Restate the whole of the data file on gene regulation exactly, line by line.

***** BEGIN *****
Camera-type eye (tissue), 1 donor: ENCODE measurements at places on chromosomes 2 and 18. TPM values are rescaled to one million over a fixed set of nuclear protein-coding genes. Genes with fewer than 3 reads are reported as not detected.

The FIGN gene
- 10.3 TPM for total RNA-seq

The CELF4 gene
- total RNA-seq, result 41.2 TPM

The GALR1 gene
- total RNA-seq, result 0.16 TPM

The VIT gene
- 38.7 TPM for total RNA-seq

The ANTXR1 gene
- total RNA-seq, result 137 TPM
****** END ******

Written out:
Camera-type eye (tissue), 1 donor: ENCODE measurements at places on chromosomes 2 and 18. TPM values are rescaled to one million over a fixed set of nuclear protein-coding genes. Genes with fewer than 3 reads are reported as not detected.

The FIGN gene
- 10.3 TPM for total RNA-seq

The CELF4 gene
- total RNA-seq, result 41.2 TPM

The GALR1 gene
- total RNA-seq, result 0.16 TPM

The VIT gene
- 38.7 TPM for total RNA-seq

The ANTXR1 gene
- total RNA-seq, result 137 TPM